Effect of Change of Excitation:
A change in the excitation of an alternator running in parallel with other affects only its KVA output; it does not affect the KW output. A change in the excitation, thus, affects only the power factor of its output. Let two similar alternators of the same rating be operating in parallel, receiving equal power inputs from their prime movers. Neglecting losses, their kW outputs are therefore equal. If their excitations are the same, they induce the same emf, and since they are in parallel their terminal voltages are also the same. When delivering a total load of I amperes at a power-factor of cos Ф, each alternator delivers half the total current and I1 = I2 = I/2.
Since their induced emfs are the same, there is no resultant emf acting around the local circuit formed by their two armature windings, so that the synchronizing current, Is, is zero. Since the armature resistance is neglected, the vector difference between E1 = E2 and V is equal to, I1Xs1 I2Xs2 , this vector leading the current I by 900, where XS1 and XS2 are the synchronous reactances of the two alternators respectively.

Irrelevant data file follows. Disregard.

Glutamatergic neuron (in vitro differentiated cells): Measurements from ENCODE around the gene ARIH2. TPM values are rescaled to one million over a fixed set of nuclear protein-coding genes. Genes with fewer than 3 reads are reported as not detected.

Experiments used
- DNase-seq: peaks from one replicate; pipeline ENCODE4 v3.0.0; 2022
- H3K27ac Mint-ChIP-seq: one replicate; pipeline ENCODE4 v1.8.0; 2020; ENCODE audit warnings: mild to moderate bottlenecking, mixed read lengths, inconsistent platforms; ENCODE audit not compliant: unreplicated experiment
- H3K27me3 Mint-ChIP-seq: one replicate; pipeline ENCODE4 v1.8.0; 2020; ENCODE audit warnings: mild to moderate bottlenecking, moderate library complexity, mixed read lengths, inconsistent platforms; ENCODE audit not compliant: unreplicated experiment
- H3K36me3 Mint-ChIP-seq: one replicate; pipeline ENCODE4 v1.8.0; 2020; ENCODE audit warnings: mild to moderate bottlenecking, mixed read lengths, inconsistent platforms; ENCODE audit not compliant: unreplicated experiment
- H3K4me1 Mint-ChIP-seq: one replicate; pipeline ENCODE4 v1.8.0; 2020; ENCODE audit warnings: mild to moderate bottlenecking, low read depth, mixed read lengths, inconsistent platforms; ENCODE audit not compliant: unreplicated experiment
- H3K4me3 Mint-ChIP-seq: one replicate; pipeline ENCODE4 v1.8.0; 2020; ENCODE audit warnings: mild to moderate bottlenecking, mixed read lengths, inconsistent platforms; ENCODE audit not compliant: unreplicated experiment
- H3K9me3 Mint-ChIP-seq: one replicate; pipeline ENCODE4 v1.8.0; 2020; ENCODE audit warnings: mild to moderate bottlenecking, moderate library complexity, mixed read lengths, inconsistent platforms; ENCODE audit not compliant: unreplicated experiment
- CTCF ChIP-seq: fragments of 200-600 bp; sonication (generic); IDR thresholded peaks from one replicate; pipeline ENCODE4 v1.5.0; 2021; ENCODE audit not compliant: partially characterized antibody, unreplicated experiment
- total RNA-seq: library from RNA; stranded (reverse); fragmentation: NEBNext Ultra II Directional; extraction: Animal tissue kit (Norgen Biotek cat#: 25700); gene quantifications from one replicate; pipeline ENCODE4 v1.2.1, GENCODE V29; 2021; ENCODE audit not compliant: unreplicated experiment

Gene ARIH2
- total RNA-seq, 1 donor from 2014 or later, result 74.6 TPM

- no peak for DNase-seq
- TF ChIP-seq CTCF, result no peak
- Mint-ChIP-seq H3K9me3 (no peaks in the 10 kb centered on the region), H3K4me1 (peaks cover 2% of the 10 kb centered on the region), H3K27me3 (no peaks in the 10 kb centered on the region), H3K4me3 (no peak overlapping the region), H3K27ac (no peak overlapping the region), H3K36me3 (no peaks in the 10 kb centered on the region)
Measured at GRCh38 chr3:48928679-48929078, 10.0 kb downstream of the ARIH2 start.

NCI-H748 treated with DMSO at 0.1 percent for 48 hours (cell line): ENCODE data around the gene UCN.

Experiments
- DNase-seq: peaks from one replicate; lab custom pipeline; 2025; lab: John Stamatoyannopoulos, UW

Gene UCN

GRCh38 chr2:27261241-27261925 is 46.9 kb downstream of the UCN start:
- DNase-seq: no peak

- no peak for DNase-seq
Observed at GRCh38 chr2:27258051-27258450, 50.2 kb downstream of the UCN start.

Now consider the effect of reducing the excitation of the second alternator. E2 is therefore reduced as shown in Figure. This reduces the terminal voltage slightly, so let the excitation of the first alternator be increased so as to bring the terminal voltage back to its original value. Since the two alternator inputs are unchanged and losses are neglected, the two kW outputs are the same as before. The current I2 is changed due to the change in E2, but the active components of both I1 and I2 remain unaltered. It can be observed that there is a small change in the load angles of the two alternators, this angle being slightly increased in the case of the weakly excited alternator and slightly decreased in the case of the strongly excited alternator. It can also be observed that I1 + I2 = I, the total load current.